FSU Pioneers - Page 5

Corinna Shattuck graduated from Framingham Normal School in 1871, completing an Advanced Course in 1873. After graduating, she devoted her entire life to missionary work in Turkey during the time of the Armenian massacres. She saved the lives of over three-hundred refugees on the night of the Oorfa Massacre, and created a school and safe haven for the survivors to educate and prepare them for a life beyond her missionary.

An orphan herself, Shattuck was born on April 22nd, 1848 and raised in Acton, MA by her grandparents. They instilled in her a strong religious conviction, one that was further fostered by a friendship with her pastor’s wife. She had been teaching for three years before deciding to devote her life to missionary work, and so she entered the Framingham Normal School at age nineteen to prepare herself. At Framingham, she corresponded with Myra Proctor, a graduate from the class of 1859 and current director of a missionary boarding school in Aintab, Turkey. Upon graduating her advanced course in 1873, Shattuck traveled to Turkey to take over Ms. Proctor’s post as director. During her time at the Aintab missionary, she learned Turkish and grew interested in the more remote regions of her new home, eventually deciding to travel to Oorfa, modern-day Urfa.

Shattuck’s health was failing, and in 1879 her supervisors thought it best to send her home to America to recuperate for a year. From her diary entries during what became a four year sojourn, it is evident that she felt restless at the thought of all the work she still had left to do in Turkey, and was anxious and ready to return from the moment she arrived in Colorado. Unbeknownst to her, she had consumption, known today as tuberculosis, and this disease would eventually take her life. However, despite her weak health and the fact that she lost a lung, Shattuck returned to Turkey in 1883 all the more rejuvenated and ready to continue her work, first teaching Bible and history at the Girls College at Marash before requesting to be reassigned to Oorfa in 1892.

The Oorfa Massacre was both politically and religiously motivated. The Armenians of Oorfa had been Christians for nearly six hundred years, which pitted them against the Muslims of the region. On the morning of December 28th, 1895, the Christian city was attacked by Muslims and Kurds, who entered people’s homes and slaughtered the men, kidnapped the women and children, and robbed the empty houses. Shattuck was protected as a foreigner, and a guard stood outside her home warning the pillagers not to come inside. Because of her protected status, three hundred Armenian refugees came tumbling over her walls, despite her servant and guard’s best efforts to keep them out. Shattuck herself could not turn the refugees away to be slaughtered, and so she hid the men in the school-room of the Protestant church for twenty-four hours until the raiders finally left the city. Her bravery saved those men, and saved hundreds of widows and orphaned children who were now all in need of food and shelter. Shattuck was able to provide them with both.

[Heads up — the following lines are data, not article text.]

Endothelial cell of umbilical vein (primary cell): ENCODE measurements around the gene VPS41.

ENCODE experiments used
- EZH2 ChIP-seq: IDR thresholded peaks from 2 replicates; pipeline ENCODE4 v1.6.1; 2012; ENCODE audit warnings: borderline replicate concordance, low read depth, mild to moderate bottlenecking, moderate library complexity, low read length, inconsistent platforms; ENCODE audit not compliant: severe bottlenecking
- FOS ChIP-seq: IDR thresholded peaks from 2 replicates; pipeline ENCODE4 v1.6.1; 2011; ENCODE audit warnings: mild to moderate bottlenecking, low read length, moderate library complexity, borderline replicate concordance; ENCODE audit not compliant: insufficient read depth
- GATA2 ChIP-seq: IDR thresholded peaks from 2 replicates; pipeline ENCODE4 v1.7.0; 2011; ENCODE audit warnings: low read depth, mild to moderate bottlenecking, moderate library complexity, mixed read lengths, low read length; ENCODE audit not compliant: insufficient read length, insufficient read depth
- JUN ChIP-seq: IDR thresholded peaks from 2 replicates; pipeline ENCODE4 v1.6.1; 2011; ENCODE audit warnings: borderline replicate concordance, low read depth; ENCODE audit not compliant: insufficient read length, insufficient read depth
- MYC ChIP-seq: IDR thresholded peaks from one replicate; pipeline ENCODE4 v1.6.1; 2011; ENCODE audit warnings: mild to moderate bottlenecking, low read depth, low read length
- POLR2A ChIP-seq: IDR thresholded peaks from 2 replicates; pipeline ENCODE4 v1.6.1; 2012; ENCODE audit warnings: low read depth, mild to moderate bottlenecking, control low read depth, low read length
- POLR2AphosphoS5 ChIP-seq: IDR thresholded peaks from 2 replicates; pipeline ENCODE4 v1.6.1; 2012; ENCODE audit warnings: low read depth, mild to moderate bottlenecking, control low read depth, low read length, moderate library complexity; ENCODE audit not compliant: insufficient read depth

Through many years of spiritual instruction, Shattuck instilled within the one hundred orphans left in her care a love of God and the skills needed to pursue a trade after leaving the missionary school. When one of her pupils, Mary Harootoonyan, lost her sight, Shattuck was able to arrange for her to be sent to the Royal Normal College for the Blind in London, run by another Framingham alumni, Lady Sophia Campbell. Harootoonyan returned to Oorfa an educated teacher of Braille, and with her as an instructor on staff, Shattuck was able to open up the Corinna Shattuck School for the Blind in Oorfa. Harootoonyan later took over as director of the school upon Shattuck’s death in many years later.

Shattuck remained in Turkey until April of 1910, when her failing health pressed her to return to America to find an assistant. She died on May 22nd, 1910 not yet having found a replacement herself, but she peacefully passed away having spent a lifetime helping others.

The people of her Oorfa school memorialized her with a gravestone that reads: “In loving memory, by the Oorfa Armenians. The sum of $110 was provided by these humble people of Oorfa in the heart of Turkey, that they might give lasting expression of their indebtedness and love to their faithful missionary.” It was erected in Newton, Massachusetts in 1911.